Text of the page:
Dr. Tami Yechieli is the head of the graduate school at the Michlala - Jerusalem College
The main purpose of everyday language is to enable fast and economical communication among people from the same culture and context.
Everyday language is based on the premise that people participating in a discourse understand its context and are aware of language shortcuts and codes. Usually, therefore, no problems arise due to the fact that a term has more than one meaning (e.g., "table"—a piece of furniture and a chart) or that codes are used (e.g., "cell" instead of "cell phone").
Disciplinary languages are also means of communication; however, their formality and commitment to accuracy, clarity, and equivocality cause academic technical expressions (especially written ones) to be lengthy and without shortcuts.
Language in academic disciplines comprises two kinds of terms: academic technical or professional, discipline-specific terms (e.g., "heterozygote" and "homozygote" in genetics, "intertextuality" in literature, "sine" and "cosine" in trigonometry, etc.) and terms that have a meaning that differs from their everyday meaning.
A student encountering a technical term of the first kind (a term that is discipline-specific) in a written text, an oral lesson, or a lecture, is usually aware of the fact that he does not know its meaning.
If he is an experienced learner, he will probably consult a dictionary or lexicon within the given discipline (or click on Google and then on Wikipedia) to find the meaning of the term.
A teacher using such a term in a lesson will generally realize that this term is new to the students and will explain it to them.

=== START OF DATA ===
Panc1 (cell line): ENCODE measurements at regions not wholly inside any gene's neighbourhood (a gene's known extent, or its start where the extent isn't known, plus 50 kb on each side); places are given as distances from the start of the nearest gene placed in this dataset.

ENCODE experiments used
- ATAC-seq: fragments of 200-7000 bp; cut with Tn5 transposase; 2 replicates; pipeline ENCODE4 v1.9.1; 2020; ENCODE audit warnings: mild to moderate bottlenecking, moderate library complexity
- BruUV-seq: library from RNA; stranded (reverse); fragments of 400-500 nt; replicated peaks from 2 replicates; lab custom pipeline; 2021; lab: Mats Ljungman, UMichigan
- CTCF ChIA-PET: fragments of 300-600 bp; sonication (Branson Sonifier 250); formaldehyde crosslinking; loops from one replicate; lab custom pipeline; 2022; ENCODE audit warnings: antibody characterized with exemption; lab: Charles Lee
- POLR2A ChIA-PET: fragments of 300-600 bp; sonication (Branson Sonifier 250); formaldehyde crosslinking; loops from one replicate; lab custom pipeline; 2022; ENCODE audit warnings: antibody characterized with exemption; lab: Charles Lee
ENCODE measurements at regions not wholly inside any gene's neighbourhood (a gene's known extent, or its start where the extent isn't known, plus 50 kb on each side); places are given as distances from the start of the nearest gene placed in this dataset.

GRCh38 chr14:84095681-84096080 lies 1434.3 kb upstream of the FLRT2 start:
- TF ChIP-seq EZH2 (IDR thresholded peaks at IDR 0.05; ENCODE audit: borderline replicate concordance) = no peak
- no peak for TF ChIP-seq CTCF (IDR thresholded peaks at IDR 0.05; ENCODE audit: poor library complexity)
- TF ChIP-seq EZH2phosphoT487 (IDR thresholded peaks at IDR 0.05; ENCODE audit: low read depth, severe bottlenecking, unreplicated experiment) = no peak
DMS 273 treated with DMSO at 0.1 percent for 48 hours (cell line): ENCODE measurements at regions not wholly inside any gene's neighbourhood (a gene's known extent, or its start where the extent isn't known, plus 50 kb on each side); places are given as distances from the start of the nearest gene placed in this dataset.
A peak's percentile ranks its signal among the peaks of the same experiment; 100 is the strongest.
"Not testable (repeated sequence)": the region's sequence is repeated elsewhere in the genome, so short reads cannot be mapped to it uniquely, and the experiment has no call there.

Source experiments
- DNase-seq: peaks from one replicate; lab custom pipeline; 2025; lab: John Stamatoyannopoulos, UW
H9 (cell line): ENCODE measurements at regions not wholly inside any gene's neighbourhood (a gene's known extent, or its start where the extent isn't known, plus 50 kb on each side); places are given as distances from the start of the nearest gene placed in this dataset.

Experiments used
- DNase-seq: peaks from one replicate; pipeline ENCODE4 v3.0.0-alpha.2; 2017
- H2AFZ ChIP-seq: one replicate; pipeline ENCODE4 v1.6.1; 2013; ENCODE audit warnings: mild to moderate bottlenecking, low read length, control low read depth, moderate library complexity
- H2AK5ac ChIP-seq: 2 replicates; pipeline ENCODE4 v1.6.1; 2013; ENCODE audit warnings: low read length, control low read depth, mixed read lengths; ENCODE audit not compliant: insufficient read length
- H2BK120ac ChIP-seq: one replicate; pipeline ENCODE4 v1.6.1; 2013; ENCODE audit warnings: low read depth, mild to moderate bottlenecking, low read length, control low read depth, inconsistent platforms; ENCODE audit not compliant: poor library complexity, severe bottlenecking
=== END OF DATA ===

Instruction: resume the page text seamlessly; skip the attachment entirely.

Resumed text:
Furthermore, in most cases, the students themselves will ask the teacher to define the term.
Every discipline, however, also contains everyday terms that have a different meaning in academic language and may cause problems for learners and teachers of the discipline.
A learner who encounters such a term might not realize that its technical meaning is different from its everyday usage, and might therefore misconstrue its meaning in a particular context.
A teacher using a term of this kind in the lesson might be unaware that students may embrace its familiar, colloquial usage rather than its technical, disciplinary meaning.
The following phrases all contain the term "gas" but with different meanings:
I filled up with gas (gasoline)
I cleaned the gas (the stove top)
I pressed on the gas (the car's accelerator)
My baby has gas pains (air trapped in the digestive system)
The gas escaped from the soda bottle (co2)
Note that there is only one technical meaning of the term "gas", namely, as one of the four fundamental states of matter (the others being solid, liquid, and plasma) (Wikipedia). A common misconception among young students is that all gases have an odor.
Another example of a term with a dual meaning is the term "fruit". Its everyday meaning is something sweet and organic that is served as a dessert. However, the botanic meaning of fruit is "the seed-bearing structure in angiosperms formed from the ovary after flowering" (Wikipedia).
Many students have difficulty in categorizing a cucumber or a tomato as a fruit because of the different everyday meaning.
I can testify from my own and my colleagues' teaching experience that many academic terms learned in school have a dual meaning and are therefore the source of many misconceptions. What can be done to prevent or minimize misconceptions resulting from this duality of terms?
First, teachers, teacher educators, and students should be aware of this phenomenon (as part of minimizing the effects of the "curse of knowledge"). Teachers should relate to this duality of terms explicitly in their lessons. Second, whenever such a term occurs in the classroom, the teacher should explicitly refer to its various meanings. A tool my colleagues, the students, and I have found very useful is a table such as the following:
|The Term||Everyday meaning||Academic technical meaning|
|fruit||Something sweet, of an organic source, which is served as a dessert.||the seed-bearing structure|
|gas||Depends on context.||one of the four fundamental states of matter|
Also, in order to draw the students' attention to this phenomenon, one of the assignments in my course (on the teaching of concepts) requires each student to find five dual terms and add them to a classroom thesaurus.